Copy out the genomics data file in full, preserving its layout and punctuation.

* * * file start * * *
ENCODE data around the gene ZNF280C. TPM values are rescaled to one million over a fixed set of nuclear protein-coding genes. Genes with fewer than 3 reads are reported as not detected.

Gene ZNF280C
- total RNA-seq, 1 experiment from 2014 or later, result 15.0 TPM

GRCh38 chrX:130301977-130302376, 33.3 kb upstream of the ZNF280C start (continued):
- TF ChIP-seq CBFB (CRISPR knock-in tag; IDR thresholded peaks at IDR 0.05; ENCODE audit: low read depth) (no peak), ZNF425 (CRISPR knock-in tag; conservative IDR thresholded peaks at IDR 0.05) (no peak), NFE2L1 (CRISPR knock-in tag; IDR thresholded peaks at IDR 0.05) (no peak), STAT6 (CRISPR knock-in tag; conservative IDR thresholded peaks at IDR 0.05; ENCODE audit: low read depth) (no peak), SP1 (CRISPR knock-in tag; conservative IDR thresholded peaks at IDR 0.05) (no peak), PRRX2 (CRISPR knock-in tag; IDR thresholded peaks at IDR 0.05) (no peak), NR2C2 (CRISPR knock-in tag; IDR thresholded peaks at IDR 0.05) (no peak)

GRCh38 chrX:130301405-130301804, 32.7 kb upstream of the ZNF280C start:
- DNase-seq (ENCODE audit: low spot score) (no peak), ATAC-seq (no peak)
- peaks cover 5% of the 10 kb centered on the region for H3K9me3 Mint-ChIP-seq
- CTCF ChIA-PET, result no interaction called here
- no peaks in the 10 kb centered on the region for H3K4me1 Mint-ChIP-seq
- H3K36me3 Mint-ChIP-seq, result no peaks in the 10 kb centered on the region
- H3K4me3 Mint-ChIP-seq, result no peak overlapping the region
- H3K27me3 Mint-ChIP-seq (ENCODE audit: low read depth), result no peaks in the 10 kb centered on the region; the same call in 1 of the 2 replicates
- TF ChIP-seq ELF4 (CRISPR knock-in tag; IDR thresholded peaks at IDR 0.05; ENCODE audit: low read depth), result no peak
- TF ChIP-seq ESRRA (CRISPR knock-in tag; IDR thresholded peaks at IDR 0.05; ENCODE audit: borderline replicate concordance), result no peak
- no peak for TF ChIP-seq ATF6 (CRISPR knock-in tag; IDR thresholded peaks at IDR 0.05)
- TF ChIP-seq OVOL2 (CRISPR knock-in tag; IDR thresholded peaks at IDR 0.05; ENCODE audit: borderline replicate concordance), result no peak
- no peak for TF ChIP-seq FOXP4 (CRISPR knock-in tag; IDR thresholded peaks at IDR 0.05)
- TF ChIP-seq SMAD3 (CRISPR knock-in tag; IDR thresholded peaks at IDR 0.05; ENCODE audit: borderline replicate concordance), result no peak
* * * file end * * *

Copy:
ENCODE data around the gene ZNF280C. TPM values are rescaled to one million over a fixed set of nuclear protein-coding genes. Genes with fewer than 3 reads are reported as not detected.

Gene ZNF280C
- total RNA-seq, 1 experiment from 2014 or later, result 15.0 TPM

GRCh38 chrX:130301977-130302376, 33.3 kb upstream of the ZNF280C start (continued):
- TF ChIP-seq CBFB (CRISPR knock-in tag; IDR thresholded peaks at IDR 0.05; ENCODE audit: low read depth) (no peak), ZNF425 (CRISPR knock-in tag; conservative IDR thresholded peaks at IDR 0.05) (no peak), NFE2L1 (CRISPR knock-in tag; IDR thresholded peaks at IDR 0.05) (no peak), STAT6 (CRISPR knock-in tag; conservative IDR thresholded peaks at IDR 0.05; ENCODE audit: low read depth) (no peak), SP1 (CRISPR knock-in tag; conservative IDR thresholded peaks at IDR 0.05) (no peak), PRRX2 (CRISPR knock-in tag; IDR thresholded peaks at IDR 0.05) (no peak), NR2C2 (CRISPR knock-in tag; IDR thresholded peaks at IDR 0.05) (no peak)

GRCh38 chrX:130301405-130301804, 32.7 kb upstream of the ZNF280C start:
- DNase-seq (ENCODE audit: low spot score) (no peak), ATAC-seq (no peak)
- peaks cover 5% of the 10 kb centered on the region for H3K9me3 Mint-ChIP-seq
- CTCF ChIA-PET, result no interaction called here
- no peaks in the 10 kb centered on the region for H3K4me1 Mint-ChIP-seq
- H3K36me3 Mint-ChIP-seq, result no peaks in the 10 kb centered on the region
- H3K4me3 Mint-ChIP-seq, result no peak overlapping the region
- H3K27me3 Mint-ChIP-seq (ENCODE audit: low read depth), result no peaks in the 10 kb centered on the region; the same call in 1 of the 2 replicates
- TF ChIP-seq ELF4 (CRISPR knock-in tag; IDR thresholded peaks at IDR 0.05; ENCODE audit: low read depth), result no peak
- TF ChIP-seq ESRRA (CRISPR knock-in tag; IDR thresholded peaks at IDR 0.05; ENCODE audit: borderline replicate concordance), result no peak
- no peak for TF ChIP-seq ATF6 (CRISPR knock-in tag; IDR thresholded peaks at IDR 0.05)
- TF ChIP-seq OVOL2 (CRISPR knock-in tag; IDR thresholded peaks at IDR 0.05; ENCODE audit: borderline replicate concordance), result no peak
- no peak for TF ChIP-seq FOXP4 (CRISPR knock-in tag; IDR thresholded peaks at IDR 0.05)
- TF ChIP-seq SMAD3 (CRISPR knock-in tag; IDR thresholded peaks at IDR 0.05; ENCODE audit: borderline replicate concordance), result no peak